6/23/2008                                                                                       View Comments

Is God a Delusion?



A two-hour debate between Bill Cooke, Senior Lecturer at Manukau Institute of Technology and William Lane Craig, Research Professor of Philosophy at Talbot School of Theology in La Mirada.

Born and raised in Kenya, Bill Cooke was educated there, in the United Kingdom, and in New Zealand, where he now lives. He is currently Senior Lecturer at the School of Visual Arts, Manukau Institute of Technology, in Auckland and is editor of the NZ Rationalist & Humanist. Cooke has authored several books, including "A Rebel to His last Breath, an intellectual biography of Joseph McCabe" and "A Gathering of Infidels."

William Lane Craig is an American philosopher, theologian, New Testament historian, and Christian apologist. He is an author and lecturer on issues related to the philosophy of religion, the historical Jesus, the coherence of the Christian worldview, and natural theology. He lives in Atlanta, Georgia.

2 comments:

truthseeker said...

I wateched this debate, and must say I was again disappointed by Craig's opponent. I've watched him in other debates. He is a VERY strong debater, has excellent technique, and generally comes across pretty good. One thing he does is constantly challenge the other person to answer his arguments, but they never do. It is disappointing to me. Craig is an intelligent and well learned man, but he is just a man. I see many flaws in his arguments just sitting on the sidelines, and I know i'm not as smart as this professor.

I'm just frustrated he seemed to basically role over on the topic.
Cooke just did not seem prepared to debate. I did enjoy his opening statement, and he made a number of excellent points.

In terms of the debate, a couple of interesting things did come out. Lane acknowledges that the earth is Billions of years old. I'm not sure how this squares with his theology, but it is interesting to hear him admit it.

Craig is very insistent that without "god", "religion", etc, there would be no absolute morals and the world would be in chaos. He makes this in his book as well. The funny thing is, the morals of the bible are not absolute. They have changed quite a bit from the old testament to the new testament to today. Craig is willing to pick and choose the morals he wants to stick with, and throw out the others. Why don't we stone disobedient children anymore? Why are women allowed to speak in church against Paul's instructions?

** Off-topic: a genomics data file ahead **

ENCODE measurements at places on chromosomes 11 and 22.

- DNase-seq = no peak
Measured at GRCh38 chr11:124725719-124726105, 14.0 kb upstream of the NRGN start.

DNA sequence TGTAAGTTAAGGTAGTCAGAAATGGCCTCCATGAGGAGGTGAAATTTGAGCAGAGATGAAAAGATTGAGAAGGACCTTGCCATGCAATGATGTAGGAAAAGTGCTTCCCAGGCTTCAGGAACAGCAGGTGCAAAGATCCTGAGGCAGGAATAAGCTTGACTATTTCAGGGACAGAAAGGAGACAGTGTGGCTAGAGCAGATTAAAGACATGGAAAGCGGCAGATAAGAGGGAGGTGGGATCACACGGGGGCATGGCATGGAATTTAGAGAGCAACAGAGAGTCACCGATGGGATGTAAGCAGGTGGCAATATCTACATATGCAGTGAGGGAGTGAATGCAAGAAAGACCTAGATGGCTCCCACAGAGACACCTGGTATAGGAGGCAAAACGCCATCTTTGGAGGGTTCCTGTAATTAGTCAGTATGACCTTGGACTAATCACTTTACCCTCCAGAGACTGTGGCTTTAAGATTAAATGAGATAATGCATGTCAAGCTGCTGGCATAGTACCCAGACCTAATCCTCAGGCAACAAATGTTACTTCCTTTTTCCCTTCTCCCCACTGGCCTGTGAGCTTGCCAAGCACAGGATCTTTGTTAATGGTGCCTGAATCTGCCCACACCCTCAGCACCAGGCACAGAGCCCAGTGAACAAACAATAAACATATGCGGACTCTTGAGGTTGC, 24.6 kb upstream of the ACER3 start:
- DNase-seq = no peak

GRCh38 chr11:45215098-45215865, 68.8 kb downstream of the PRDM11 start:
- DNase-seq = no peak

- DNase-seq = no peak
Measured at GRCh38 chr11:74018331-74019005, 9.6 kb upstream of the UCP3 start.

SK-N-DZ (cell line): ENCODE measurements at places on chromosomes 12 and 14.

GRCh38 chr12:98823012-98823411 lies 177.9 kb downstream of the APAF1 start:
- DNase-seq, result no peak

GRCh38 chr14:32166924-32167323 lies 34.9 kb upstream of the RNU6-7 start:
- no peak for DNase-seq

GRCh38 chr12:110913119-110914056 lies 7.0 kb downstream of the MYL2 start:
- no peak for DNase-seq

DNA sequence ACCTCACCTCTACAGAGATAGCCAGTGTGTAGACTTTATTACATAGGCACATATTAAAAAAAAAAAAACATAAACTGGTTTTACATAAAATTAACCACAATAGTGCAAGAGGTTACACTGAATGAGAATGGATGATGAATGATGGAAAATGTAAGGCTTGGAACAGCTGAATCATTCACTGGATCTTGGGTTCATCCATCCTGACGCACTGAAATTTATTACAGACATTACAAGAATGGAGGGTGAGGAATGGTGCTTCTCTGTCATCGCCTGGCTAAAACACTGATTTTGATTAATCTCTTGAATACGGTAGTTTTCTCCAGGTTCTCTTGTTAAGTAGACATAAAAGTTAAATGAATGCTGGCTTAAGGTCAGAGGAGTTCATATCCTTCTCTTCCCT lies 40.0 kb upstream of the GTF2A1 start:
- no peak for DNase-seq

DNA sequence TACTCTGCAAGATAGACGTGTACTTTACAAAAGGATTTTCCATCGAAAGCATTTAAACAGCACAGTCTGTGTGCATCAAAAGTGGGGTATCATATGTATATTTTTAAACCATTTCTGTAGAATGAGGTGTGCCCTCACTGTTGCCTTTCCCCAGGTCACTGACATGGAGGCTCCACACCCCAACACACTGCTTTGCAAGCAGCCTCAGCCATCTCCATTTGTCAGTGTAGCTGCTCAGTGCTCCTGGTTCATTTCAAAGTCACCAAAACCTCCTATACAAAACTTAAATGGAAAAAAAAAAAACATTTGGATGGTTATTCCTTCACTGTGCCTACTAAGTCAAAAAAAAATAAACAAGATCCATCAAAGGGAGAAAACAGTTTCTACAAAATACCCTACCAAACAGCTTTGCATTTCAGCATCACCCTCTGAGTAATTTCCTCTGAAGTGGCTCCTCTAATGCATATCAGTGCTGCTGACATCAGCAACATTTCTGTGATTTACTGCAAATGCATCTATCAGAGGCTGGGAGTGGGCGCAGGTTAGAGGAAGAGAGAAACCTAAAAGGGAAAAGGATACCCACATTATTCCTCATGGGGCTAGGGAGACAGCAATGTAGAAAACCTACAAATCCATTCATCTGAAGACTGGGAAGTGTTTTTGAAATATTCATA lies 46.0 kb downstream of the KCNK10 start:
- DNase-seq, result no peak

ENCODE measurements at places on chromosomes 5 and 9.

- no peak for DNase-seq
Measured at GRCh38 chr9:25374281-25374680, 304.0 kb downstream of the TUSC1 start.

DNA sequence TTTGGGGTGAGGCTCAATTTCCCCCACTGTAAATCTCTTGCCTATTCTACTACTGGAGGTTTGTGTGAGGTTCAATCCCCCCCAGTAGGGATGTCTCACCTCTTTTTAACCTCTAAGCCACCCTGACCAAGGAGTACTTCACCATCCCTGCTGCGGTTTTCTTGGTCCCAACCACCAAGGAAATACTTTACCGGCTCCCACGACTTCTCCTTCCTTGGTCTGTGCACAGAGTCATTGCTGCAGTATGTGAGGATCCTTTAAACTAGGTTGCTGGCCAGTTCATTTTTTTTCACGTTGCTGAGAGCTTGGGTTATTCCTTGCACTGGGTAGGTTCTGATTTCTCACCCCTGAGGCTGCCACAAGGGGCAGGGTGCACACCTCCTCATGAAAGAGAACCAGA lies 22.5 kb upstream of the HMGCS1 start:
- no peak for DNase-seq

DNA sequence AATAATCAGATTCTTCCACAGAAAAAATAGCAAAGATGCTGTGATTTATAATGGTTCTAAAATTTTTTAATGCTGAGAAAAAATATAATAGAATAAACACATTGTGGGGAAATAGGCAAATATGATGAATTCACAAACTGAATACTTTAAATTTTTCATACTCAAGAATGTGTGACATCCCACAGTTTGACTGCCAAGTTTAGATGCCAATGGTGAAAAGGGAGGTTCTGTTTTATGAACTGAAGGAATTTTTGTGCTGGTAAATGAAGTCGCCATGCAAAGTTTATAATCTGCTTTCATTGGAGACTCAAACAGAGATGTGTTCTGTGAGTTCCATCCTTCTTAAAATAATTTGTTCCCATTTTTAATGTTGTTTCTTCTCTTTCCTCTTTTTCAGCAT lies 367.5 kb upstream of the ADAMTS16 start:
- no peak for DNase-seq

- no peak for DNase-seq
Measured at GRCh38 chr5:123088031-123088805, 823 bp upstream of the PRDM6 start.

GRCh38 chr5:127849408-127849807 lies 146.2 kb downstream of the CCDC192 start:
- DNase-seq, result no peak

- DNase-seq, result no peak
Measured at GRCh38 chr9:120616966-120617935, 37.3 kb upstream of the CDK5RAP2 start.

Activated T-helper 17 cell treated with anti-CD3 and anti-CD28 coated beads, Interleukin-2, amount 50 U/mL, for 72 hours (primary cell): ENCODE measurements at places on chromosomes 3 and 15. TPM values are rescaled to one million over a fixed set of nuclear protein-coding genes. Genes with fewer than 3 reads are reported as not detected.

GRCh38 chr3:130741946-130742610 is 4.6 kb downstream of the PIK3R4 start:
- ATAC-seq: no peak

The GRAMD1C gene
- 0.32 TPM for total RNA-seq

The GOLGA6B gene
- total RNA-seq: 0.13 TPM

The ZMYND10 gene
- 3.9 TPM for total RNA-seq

Cooke did a nice job though of pointing out Craig's hypocrisy when craig equivocated on an actual hell of flames and torment, etc. That apparently is figurative, while other parts are literal. Whatever fits Craigs theology.

Also, another gentelemen presented to Craig regarding morality, and how god did not follow his own moral standards. Apparently since he is god, he can do whatever he wants. The wholesale slaughter in the old testament of people that were in the way of the isrealites was apparently god's judement. That is acceptable. This also tells us clearly we are not to kill, torture and slaughter people, UNLESS GOD TELLS US TO! Wow, what a great morality.

Well, craig is a fierce debater, and I'd really like to see him go up against someone formidable such as Sam Harris or Richard Dawkins or Christopher Hitchens. (I've seen them all debate, and they are excellent). I think they could really give him a run for his money.

Boe said...

Craig likes to make much of the idea of the 'big bang' meaning that everything came from nothing, uncaused. The fact is that the laws of physics, quantum & relativity, break down at some point an exremely close to the event - a theory combining gravity and quantum theory is needed to understand the event itself - One of the prime contenders is String Theory, which Craig also mentions. The thing with this theory though is that it does not say that everything came from nothing, uncaused - this is because in String Theory there are no singularities. Indeed, in this theory, there is an equivalence between a universe of radius R and one of radius 1/R, which sets up a good senario for an oscillating universe, possibly within a seething 'multiverse'.
Craig seems to endorse the notion of the size and age of the universe as envisaged by science. He also obviously accepts much of science, including evolution. As a christian he also says we need to accept Jebus to deliver us from 'sin'. Can he tell us then where this 'sin' comes from? Is it something to do with a talking snake and a rib woman?